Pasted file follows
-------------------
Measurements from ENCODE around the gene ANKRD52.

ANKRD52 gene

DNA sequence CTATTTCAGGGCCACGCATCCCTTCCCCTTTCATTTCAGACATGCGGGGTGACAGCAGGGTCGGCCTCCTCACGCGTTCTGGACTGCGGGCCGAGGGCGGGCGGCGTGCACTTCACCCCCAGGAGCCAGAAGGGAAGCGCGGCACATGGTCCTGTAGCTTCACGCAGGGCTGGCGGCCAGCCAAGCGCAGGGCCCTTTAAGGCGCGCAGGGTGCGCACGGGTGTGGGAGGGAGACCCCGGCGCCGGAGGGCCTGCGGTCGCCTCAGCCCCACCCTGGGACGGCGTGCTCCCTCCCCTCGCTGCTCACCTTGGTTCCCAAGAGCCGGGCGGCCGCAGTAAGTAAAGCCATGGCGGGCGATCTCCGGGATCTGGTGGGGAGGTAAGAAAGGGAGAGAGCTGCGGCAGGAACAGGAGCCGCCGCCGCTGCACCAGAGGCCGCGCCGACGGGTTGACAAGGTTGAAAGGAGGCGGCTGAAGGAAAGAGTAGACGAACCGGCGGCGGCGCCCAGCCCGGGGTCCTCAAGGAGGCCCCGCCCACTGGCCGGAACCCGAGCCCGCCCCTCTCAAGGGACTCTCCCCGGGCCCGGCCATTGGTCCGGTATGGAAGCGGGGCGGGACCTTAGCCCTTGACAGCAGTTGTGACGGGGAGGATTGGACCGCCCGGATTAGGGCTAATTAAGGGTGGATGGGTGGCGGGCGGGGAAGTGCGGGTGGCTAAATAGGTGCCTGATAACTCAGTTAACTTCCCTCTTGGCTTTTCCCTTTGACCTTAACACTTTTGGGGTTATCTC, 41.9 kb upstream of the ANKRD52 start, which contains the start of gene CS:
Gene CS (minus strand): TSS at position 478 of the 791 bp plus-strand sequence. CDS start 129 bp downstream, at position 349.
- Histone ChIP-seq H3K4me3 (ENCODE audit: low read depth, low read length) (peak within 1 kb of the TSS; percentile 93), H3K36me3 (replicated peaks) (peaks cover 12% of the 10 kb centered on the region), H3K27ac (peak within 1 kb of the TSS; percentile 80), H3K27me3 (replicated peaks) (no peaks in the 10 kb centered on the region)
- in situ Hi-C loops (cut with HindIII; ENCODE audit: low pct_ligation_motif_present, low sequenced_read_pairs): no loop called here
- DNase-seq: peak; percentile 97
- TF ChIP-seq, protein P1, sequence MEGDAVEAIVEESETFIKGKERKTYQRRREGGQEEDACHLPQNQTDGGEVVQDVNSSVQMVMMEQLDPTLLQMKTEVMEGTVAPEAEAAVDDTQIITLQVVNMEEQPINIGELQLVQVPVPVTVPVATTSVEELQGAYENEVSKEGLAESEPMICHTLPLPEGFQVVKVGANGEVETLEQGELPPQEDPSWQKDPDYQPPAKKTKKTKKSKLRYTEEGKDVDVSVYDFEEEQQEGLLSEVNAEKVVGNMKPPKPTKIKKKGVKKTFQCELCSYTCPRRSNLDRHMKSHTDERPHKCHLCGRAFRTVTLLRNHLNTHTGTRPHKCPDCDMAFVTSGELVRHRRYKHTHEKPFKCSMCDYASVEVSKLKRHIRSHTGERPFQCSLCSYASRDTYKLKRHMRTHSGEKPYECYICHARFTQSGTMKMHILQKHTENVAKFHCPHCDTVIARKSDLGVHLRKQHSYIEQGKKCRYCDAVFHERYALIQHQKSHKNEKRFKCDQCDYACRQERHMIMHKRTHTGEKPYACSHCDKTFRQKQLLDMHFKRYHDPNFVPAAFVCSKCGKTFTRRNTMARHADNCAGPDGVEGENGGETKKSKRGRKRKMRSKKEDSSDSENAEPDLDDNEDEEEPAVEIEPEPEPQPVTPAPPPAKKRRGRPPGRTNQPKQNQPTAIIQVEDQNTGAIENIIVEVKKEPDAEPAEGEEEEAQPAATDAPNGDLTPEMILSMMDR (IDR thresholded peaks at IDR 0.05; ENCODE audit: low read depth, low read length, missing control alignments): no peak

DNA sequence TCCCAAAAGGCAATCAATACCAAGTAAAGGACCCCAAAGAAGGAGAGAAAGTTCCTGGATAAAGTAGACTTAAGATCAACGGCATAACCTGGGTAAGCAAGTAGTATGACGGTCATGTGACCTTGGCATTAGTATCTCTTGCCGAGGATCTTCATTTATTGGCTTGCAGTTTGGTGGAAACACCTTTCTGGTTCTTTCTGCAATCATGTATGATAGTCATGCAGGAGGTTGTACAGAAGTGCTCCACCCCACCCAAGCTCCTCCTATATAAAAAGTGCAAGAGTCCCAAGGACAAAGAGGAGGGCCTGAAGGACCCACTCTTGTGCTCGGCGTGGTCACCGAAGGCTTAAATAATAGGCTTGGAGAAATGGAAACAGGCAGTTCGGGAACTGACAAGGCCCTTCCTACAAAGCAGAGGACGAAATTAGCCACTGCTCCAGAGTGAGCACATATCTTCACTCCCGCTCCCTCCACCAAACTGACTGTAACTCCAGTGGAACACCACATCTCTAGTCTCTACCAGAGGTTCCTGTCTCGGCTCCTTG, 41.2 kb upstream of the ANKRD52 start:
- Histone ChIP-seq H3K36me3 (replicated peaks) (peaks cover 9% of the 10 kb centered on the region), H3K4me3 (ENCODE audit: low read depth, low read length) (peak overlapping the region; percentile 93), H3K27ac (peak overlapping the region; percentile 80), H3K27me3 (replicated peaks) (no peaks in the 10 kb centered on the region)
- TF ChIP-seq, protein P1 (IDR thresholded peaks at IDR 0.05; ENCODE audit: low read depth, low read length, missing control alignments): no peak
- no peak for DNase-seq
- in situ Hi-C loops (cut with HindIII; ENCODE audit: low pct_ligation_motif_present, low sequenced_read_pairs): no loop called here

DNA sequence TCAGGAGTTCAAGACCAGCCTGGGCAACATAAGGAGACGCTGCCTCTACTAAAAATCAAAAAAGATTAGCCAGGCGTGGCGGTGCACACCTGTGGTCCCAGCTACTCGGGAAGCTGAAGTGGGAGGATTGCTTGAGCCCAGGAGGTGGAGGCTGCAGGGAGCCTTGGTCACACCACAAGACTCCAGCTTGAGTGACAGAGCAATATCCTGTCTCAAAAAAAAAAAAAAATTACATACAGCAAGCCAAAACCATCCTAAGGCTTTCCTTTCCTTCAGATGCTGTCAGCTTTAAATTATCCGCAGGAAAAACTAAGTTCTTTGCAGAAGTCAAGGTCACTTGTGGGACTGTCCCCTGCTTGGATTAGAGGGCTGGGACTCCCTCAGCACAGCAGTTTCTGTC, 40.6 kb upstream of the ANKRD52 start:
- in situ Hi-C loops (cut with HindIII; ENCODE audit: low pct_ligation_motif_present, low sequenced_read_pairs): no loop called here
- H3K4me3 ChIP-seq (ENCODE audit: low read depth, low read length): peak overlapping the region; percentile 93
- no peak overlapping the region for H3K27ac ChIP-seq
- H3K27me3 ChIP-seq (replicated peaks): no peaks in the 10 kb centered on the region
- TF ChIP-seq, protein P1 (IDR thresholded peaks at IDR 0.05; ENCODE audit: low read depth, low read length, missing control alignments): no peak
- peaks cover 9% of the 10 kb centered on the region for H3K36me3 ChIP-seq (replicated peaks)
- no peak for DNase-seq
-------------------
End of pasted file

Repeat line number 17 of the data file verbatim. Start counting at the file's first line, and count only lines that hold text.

- no peak overlapping the region for H3K27ac ChIP-seq